MovieMaker: So if Netflix or another signatory reached out to you and said, “We love your film, we want it,” what is the proper response? Is it no response? Or should you say, “Let’s talk when the strike is over”?
Christopher Kyle: That’s what you should say. “I really appreciate your interest in my work. I’m in solidarity with the striking writers. As soon as the strike is over, I hope to have this conversation with you then.”
MovieMaker: Can independent filmmakers seek investors or crowdfunding during the strike?
Christopher Kyle: As long as the investments aren’t coming from a signatory company.
Can Writers Talk to Press During the Writers Strike?
MovieMaker: Some writers or writer-directors have turned down interviews with us in recent days. And I don’t want to accidentally drag someone across a picket line. Is WGA asking writers not to talk to news media about their projects?
Christopher Kyle: Yes, we have asked writers not to participate in any kind of promotion or advertising for their films. So that includes press interviews about their films, FYC events, even going to premieres. We were in conversation with a writer this morning. And he agreed not to attend a premiere of his own film. So yes, that is part of our attempt to say, “This is not business as usual. And we’re not going to return to business as usual until we have the deal.”
MovieMaker: Because the idea is, ”Let’s cut off the pipeline, let’s just not put a product out in the market, or let’s do nothing to promote the product that’s on the market.” Right?
Christopher Kyle: Right. Every ticket sold is benefiting the companies right now. So we’re not going to participate in that until they make a good deal with us.
MovieMaker: Great. And I don’t mean to call it “product.” That sounds gross. [Laughs]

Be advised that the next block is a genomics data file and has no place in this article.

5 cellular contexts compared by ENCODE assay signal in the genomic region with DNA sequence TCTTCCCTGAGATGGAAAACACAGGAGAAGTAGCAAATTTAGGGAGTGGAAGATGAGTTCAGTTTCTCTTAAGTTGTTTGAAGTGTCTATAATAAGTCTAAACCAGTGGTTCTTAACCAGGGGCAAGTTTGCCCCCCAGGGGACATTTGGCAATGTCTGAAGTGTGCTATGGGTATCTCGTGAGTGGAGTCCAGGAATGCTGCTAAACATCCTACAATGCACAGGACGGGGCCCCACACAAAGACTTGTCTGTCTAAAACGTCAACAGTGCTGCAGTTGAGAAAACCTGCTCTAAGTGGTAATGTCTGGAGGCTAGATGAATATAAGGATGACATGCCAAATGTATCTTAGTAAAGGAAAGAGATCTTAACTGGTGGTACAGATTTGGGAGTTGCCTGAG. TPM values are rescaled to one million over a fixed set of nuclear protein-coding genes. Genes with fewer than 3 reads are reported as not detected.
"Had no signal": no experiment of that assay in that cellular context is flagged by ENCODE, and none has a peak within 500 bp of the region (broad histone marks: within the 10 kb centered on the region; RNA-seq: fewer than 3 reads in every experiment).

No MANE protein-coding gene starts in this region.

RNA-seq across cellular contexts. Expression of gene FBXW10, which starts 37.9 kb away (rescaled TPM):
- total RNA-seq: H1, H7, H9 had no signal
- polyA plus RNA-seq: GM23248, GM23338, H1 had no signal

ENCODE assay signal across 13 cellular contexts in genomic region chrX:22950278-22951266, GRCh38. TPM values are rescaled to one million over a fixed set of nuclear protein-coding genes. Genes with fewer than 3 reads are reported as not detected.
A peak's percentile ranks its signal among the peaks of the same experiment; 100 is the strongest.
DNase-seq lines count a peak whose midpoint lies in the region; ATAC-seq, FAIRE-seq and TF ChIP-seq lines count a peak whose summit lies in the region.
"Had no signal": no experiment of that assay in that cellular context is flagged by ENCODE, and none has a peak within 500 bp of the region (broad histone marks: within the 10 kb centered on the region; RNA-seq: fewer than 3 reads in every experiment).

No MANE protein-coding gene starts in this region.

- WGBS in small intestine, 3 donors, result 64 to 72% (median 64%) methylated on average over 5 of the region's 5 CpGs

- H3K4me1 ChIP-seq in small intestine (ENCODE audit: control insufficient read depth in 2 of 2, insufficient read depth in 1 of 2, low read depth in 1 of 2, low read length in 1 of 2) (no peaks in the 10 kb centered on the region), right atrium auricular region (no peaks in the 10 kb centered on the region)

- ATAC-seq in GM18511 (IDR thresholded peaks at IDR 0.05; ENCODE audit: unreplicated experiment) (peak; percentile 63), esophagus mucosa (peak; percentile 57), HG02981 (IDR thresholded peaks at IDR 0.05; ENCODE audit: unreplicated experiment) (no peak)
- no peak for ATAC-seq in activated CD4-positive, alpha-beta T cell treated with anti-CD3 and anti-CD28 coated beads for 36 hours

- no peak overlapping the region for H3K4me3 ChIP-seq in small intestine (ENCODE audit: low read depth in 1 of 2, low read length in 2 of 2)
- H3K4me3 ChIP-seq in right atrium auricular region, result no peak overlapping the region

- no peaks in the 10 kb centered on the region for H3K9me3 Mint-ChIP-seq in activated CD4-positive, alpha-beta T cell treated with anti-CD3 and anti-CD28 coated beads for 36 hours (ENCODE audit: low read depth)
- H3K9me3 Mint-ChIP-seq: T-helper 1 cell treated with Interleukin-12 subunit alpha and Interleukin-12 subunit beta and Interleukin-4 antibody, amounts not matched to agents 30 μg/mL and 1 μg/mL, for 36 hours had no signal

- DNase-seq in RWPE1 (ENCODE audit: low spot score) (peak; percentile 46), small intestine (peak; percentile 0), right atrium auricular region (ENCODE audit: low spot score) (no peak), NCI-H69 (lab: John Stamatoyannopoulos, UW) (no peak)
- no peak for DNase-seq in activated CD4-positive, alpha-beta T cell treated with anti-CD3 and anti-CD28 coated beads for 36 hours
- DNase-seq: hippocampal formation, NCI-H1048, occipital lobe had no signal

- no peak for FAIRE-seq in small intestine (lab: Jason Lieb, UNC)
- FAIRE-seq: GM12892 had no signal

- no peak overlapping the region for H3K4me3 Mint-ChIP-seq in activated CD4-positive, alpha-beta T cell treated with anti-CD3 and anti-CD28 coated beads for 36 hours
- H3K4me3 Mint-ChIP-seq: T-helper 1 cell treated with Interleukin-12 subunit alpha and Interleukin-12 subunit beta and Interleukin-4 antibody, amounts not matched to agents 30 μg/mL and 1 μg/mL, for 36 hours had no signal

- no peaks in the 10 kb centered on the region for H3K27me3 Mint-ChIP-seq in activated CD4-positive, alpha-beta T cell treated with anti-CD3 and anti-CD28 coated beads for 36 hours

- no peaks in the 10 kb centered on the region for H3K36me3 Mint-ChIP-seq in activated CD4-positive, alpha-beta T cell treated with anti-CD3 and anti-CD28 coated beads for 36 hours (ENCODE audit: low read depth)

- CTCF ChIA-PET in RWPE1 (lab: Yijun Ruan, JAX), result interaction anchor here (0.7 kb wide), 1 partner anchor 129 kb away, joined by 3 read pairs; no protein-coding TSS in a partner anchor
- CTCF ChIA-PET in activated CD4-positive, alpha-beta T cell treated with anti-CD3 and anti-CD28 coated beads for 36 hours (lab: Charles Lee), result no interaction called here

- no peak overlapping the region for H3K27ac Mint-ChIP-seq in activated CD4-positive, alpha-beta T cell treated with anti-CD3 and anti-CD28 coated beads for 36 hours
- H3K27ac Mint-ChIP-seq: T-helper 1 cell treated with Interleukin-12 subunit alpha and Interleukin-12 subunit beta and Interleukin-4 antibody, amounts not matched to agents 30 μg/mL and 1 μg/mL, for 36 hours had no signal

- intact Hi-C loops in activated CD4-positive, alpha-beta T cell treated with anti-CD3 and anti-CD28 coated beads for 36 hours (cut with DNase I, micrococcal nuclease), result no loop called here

Christopher Kyle: They call it product, content. We like to call it movies and shows, but…
MovieMaker: And what about directors and actors and others? We’re seeing things like Drew Barrymore not taking part in the MTV Movie Awards.
Christopher Kyle: That’s been great, the support we’ve gotten from other guilds. IATSE, the Teamsters, SAG-AFTRA — it’s been tremendous. Obviously, we don’t have any control over what members of other guilds do. But we’re so grateful when they choose not to participate or don’t cross our picket lines.
Who Are the WGA Signatories Being Picketed?
MovieMaker: This may be a dumb question, but can you also explain who the signatories are? Is it just the major companies, or is it every producer?
Christopher Kyle: There are actually hundreds, maybe thousands of them. There’s a lookup on the WGA-East website. But it’s kind of a moving target. Because companies are constantly creating new LLCs and organizations, each of which then has to become a signatory in order to hire writers. So there’s way more than just the ones you know of, like Paramount and Sony and Disney.
Basically, if it’s a company that has ever made a commercial film or television series, then they’re going to be a signatory.
MovieMaker: So the only ones not covered would be somebody saying essentially, “I’m going to four-wall this movie.”
Christopher Kyle: Some super low-budget independent films that are not made for commercial distribution. Yeah, I’m sure those are made without being part of the signatory. But any kind of film that is made for commercial distribution, it’s going to be by a signatory.